The UK aviation sector is at risk of “competitive disadvantage” if it does not receive adequate support for the transition to cleaner, greener fuels, David Morgan, easyJet’s chief operating officer, said.

Speaking at Airlines 2023, Morgan said a combination of investment, policy and regulation were needed to support the aviation industry in transitioning to lower carbon technologies.

“It’s imperative that we capitalise on our nation’s strengths,” Morgan said.

“The UK has a track record in research and development and a leading position in the aerospace industry, as well as groundbreaking work we’re doing in hydrogen is really world class.

“If this is complemented with appropriate investment policy and regulation we will not only keep pace with other markets, but lead by example.”

‘Competitive disadvantage’

He added: “Without this, we face a real risk that the UK aviation industry is put at a competitive disadvantage compared to those in the EU and the US.

“We need to ensure that there are equivalent levels of government support for the transition we need to make.”

The UK government has brought forward a number of measures to support greener aviation.

In September, the Department for Transport (DfT) committed to introducing a revenue certainty mechanism to support sustainable aviation fuel (SAF) production in the UK and boost its uptake, giving producers greater assurance about earnings from the SAF they produce.

Separately, nine projects have been awarded a share of £53 million in the latest round of the DfT’s Advanced Fuels Fund (AFF).

The full £135 million AFF pot is designed to help companies convert waste materials and by-products – such as household waste like cooking oil and industrial gases – into fuels.

The latest round’s winning projects include a demo plant converting sawmill and forestry waste and a commercial plant using power-to-liquid technology to convert CO2 and green hydrogen into plane fuel.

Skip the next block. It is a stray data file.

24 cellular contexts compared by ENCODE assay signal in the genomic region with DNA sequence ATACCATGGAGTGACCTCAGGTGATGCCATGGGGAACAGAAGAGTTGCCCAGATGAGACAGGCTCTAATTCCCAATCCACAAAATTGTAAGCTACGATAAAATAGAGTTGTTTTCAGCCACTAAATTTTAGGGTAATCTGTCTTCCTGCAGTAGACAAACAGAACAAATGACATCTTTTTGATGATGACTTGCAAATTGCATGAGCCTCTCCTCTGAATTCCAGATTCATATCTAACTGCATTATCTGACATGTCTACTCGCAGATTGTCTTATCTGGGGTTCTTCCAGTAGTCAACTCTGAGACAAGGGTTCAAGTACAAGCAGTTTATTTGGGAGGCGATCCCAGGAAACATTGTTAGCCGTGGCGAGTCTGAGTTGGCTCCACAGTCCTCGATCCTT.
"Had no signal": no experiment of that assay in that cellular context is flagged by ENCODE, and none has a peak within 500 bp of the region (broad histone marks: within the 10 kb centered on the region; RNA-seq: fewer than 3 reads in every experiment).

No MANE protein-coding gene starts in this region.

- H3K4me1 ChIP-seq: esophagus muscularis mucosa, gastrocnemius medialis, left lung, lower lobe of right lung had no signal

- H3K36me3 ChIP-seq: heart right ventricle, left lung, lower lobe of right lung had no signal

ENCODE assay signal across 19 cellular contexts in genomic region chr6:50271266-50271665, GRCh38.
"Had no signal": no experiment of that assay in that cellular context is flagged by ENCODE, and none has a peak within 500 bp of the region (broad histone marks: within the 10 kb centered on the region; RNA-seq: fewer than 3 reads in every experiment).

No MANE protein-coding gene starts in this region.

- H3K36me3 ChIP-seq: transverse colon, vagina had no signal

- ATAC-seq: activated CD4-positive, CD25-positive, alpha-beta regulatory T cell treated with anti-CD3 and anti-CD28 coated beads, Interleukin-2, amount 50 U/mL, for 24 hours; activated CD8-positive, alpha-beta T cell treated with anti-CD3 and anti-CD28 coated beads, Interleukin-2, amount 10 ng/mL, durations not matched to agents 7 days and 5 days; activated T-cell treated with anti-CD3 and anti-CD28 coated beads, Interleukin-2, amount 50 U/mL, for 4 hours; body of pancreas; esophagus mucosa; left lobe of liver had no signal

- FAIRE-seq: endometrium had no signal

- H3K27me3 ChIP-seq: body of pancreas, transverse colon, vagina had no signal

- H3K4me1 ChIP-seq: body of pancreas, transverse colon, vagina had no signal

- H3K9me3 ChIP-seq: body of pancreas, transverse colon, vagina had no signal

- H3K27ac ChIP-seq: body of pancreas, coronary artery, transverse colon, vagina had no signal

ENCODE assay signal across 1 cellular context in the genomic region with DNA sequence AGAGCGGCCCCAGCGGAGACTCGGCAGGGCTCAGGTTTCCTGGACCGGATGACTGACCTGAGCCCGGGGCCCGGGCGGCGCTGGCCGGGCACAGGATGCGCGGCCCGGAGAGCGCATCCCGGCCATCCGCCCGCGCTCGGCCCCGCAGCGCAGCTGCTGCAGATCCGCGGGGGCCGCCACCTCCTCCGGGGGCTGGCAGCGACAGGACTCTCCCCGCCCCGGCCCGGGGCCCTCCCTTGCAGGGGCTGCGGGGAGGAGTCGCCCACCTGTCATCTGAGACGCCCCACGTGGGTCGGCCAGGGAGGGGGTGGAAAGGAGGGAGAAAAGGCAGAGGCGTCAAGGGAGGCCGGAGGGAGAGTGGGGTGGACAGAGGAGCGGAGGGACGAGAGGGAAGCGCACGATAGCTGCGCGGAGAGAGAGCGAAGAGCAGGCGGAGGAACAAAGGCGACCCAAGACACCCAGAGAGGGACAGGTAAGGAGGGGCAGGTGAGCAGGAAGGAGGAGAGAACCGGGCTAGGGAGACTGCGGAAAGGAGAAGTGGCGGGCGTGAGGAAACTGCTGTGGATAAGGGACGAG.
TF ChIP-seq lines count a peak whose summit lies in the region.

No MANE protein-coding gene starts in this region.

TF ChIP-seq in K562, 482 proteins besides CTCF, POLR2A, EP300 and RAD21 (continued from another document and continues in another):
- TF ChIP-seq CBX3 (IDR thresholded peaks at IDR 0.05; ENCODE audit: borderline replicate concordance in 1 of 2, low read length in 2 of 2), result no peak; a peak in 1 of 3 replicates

Together, both projects could create over 70,000 tonnes of SAF a year.

EasyJet sustainability

EasyJet has itself put sustainability at the heart of its operation with new fuel-efficient aircraft and a focus on schemes that collectively will deliver a significant reduction in carbon emissions.

In 2021, the company demonstrated its first ever SAF flight with 30% blend out of London Gatwick, and it has carried out ultra low emissions turnaround trials at Bristol Airport, which resulted in a 97% reduction in CO2.

The low-cost carrier has also taken part in ground-breaking partnerships with Airbus and Rolls-Royce, and in November 2021 it signed up to the UN-backed Race to Zero.

EasyJet is targeting a 35% reduction in emissions intensity by 2035, and by 2050 net zero carbon emissions with a 78% reduction in intensity.

There are also fuel savings to be made through initiatives including single engine taxi and engine washing, a 10% reduction by 2035 through the Single European Sky and modernisation of UK airspace, and residual emissions will be removed to reach Net Zero by 2050.
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